News - September 7, 2017 - by Ray Hagar

By Ray Hagar
Nevada Newsmakers

Tax reform and relief is the next big issue before Congress and Sen. Dean Heller, R-Nv., should have a front row seat, since he sits on the Senate Finance Committee and Senate Banking Committee.

One of the big issues for many when Congress turns to tax reform will be the popular mortgage-interest deduction on home loans. Heller said on Nevada Newsmakers Thursday that he see sees the cherished tax break surviving, but with changes.

Currently, about 30 million Americans claim it as a tax break.

"It is one of the few taxes that Gary Cohn, the president's economic advisor and Steve Mnuchin, the treasury secretary, said that is off the table," Heller said of the mortgage-interest deduction on Nevada Newsmakers.

"Now I'm hearing rumbling about it but I don't think they are talking about the average family's deduction for mortgage interest," Heller said. "I think they are talking about, perhaps, they may cap it (mortgage-interest deduction) at $500,000 and they may cap it on second and third homes. But I do believe that the base assistance there today for mortgage tax relief will remain in the legislation."

Currently, homeowners who itemize deductions on tax returns can deduct the interest on mortgages worth up to $1 million combined for their primary residence and second home, according to CNN Money. The $500,000 mortgage interest cap mentioned by Heller was also proposed in 2014 by former House Ways and Means Chairman Dave Camp, according to CNN Money.

The change in the mortgage-interest deduction would target the higher-end home owners, since they're the ones who can afford $1 million homes or second homes.

Any change to the mortgage-interest deduction will most likely draw the ire of the nation's real estate businesses.

"Proposals limiting tax incentives for home-ownership would cause home values everywhere to plunge," the National Association of Realtors warned in a talking points memo about tax reform.

The Realtors association also noted "homeowners already pay 83 percent of all federal income taxes," in their memo.

Lawmakers look at the mortgage-interest deduction as a possible cut in the U.S. tax code because it costs the federal government an estimated $80 billion a year.

Lawmakers must find alternative ways to raise taxes, since the upcoming plan from Congress could include lowering the tax rate for corporations and the wealthiest individuals. Heller sees the corporate rate as a barrier to international business and money.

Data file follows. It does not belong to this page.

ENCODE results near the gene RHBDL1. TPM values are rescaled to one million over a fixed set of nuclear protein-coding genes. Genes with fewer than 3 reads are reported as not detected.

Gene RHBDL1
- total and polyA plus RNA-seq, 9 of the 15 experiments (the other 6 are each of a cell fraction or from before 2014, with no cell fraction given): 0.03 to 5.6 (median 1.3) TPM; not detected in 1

"We are taking a look at our highest (tax bracket) right now with is the highest (rate) in the world at 35 percent, which makes America non-competitive with the rest of the world," Heller said. "(We're trying) to try to lower that rate. I know right now that the White House has it pegged at 15 percent. I hope they are right. I will support 15 percent.

"The reality of the situation maybe will be something a little bit different," Heller said. "But as far as I'm concerned, getting that tax rate as low as possible and as aggressive as we can is key to getting this done."

President Donald Trump has been pushing the 15 percent corporate tax rate. Yet some congressional leaders say the proposal doesn't add up on tax ledgers.

“The numbers are hard to make that work,” U.S. House Speaker Paul Ryan told The New York Times. “He obviously wants to push this as low as possible, I completely support doing that, but at the end of the day we’ve got to make these numbers work.”

While some of the attention of tax reform is centered on the corporate tax rate, Heller said any tax relief must include small businesses and average Americans. He said the Trump administration also wants any new plan to be easier for taxpayers to navigate.

"If you are talking about the average tax payer, I don't believe we can do corporate tax reform without helping the small businesses and the individuals," Heller said. "And the goal from this administration, as they have reiterated time and time again, as we sit at the table, they want you to be able to do your tax form on a large post card. It used to be a post card. Now it is a large postcard. But if they can manage a large post card, I'm all in."

Trump has more expertise in taxes than he does on healthcare, Heller said.

"First of all I call it tax relief," Heller said. "I know the White House wants this, the administration understands it.

"I always say that the obvious difference between this and health care is that we have a president that truly understands taxes," Heller said. "And I think he will be more engaged in the process. The big news and the good news is that the Big Six, which is the White House and leadership in both houses, are all on the same page.

"With health care, the House came in with their bill, the Senate came in with their bill, the White House had their bill. Everybody was on a different page. We're all on the same page with this."